T-Series’ Copyright Infringement Claim against Roposo: Intermediary Liability, Safe Harbour and Fair Dealing

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After the recent ban on TikTok by the government, several alternative short-video sharing services have seen a rise in their following. One such application is Roposo, a video creation and sharing app, available in 12 Indian languages. Riding on the ‘Made in India’ advantage, it saw a surge of 22 million in its user base in merely two days after the TikTok ban. MyGovIndia has also joined the platform to connect with Indian audiences and Indian achievers such as Babita Phogat and Sangram Singh have also collaborated with Roposo in the past. However, the platform has recently found itself in a legal tussle with T-Series. Earlier this month, it had received copyright infringement notices from T-series wherein the company president Neeraj Kalyan had stated that apps such as Roposo were “habitually infringing music content” and “blatantly infringing our copyright”. T-Series has now filed a suit for permanent injunction before the Delhi High Court to stop Roposo from using its copyrighted content. In an order, the court agreed to the defendant’s request to grant them two days time to sit with the plaintiff and ensure legal compliances. In this piece, I analyse the legal issues surrounding the development.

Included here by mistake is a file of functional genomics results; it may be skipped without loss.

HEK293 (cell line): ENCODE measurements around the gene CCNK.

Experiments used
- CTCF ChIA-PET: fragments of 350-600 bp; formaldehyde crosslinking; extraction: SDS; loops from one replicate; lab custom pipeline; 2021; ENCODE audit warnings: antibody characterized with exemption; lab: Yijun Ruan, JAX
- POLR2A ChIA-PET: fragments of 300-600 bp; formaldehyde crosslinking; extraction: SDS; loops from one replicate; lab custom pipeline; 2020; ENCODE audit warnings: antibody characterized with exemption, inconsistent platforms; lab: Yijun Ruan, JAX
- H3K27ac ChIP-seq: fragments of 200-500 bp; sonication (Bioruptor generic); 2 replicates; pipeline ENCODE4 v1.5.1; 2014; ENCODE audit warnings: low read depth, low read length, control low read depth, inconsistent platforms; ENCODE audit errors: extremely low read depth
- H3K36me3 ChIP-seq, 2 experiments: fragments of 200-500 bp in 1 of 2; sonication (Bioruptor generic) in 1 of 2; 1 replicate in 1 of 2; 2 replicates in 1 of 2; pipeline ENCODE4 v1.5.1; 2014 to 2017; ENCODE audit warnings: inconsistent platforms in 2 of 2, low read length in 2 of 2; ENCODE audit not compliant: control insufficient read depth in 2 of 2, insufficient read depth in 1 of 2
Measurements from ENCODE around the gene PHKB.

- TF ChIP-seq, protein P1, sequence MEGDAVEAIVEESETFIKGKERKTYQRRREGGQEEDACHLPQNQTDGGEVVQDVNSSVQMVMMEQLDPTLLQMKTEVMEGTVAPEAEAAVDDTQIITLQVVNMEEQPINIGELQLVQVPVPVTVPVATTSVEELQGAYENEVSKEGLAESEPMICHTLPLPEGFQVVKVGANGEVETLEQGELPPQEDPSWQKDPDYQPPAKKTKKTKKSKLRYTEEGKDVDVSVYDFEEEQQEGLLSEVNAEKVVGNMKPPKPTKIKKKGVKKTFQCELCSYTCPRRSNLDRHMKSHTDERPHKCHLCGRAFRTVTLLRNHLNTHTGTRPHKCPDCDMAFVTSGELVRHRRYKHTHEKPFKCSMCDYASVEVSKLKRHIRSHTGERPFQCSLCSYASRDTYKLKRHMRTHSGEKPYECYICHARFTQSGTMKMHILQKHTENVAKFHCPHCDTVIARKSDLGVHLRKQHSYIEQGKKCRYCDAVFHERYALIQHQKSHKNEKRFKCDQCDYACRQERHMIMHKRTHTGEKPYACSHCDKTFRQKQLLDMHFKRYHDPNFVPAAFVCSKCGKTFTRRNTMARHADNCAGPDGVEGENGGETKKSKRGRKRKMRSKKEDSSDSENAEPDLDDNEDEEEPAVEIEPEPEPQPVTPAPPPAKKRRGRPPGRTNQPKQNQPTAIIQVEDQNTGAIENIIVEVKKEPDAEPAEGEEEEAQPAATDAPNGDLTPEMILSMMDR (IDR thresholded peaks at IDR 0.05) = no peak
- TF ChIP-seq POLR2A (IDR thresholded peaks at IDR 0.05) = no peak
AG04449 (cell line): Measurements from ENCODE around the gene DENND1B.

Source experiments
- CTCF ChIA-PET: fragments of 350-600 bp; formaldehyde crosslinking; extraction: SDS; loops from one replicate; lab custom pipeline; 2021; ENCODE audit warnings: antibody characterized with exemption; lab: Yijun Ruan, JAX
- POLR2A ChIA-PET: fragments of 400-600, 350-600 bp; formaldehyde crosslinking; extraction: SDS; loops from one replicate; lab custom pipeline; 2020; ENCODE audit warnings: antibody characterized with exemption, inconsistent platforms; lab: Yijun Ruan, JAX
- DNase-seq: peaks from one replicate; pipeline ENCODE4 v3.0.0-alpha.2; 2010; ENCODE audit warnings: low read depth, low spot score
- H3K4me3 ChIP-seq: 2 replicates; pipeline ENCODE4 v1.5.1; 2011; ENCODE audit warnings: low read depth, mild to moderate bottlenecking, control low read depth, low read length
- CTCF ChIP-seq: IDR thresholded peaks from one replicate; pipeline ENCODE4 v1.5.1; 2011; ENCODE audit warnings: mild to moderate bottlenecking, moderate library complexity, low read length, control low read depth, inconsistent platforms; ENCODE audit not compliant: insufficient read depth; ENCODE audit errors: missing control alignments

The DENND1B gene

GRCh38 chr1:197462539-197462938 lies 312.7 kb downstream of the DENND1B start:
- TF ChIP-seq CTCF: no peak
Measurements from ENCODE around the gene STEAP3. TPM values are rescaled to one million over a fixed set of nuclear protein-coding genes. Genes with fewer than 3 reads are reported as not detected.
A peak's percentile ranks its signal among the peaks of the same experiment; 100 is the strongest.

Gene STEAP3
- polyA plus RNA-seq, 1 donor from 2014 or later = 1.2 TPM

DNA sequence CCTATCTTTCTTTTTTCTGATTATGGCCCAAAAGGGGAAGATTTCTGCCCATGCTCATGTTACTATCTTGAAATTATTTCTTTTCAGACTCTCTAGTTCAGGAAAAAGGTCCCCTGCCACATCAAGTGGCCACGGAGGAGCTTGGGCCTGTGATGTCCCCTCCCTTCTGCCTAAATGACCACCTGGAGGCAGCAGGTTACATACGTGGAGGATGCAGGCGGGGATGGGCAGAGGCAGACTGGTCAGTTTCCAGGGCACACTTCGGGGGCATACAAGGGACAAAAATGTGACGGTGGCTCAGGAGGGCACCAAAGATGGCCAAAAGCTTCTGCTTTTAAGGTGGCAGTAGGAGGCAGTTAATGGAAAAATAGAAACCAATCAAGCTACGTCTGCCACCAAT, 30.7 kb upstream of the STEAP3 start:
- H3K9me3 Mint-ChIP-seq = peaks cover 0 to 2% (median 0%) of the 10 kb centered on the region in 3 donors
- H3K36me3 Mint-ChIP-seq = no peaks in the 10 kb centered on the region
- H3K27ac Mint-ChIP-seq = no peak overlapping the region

Features of the Application

In order to understand the legal implications, it is essential to have an overview of the features of the app. While I have not personally used the app, based on Google searches and some YouTube videos, there are two particular features that are of relevance. First, the app provides an option to ‘collaborate’ which in turn has two options wherein users can take the audio from a video posted by any user and use it in their videos or they can mix and match to create a form of duet video. This feature essentially works on the premise of using the content posted by other users which might or might not have infringing content. The second feature is the creation of a music library from which users can not only use music stored within their phones but they can also choose from a curated list of songs to add to their videos. From the recent reviews on Play Store, it appears that Roposo has removed both these features subsequent to the order, at least for the time being.

Does Roposo Qualify as an Intermediary?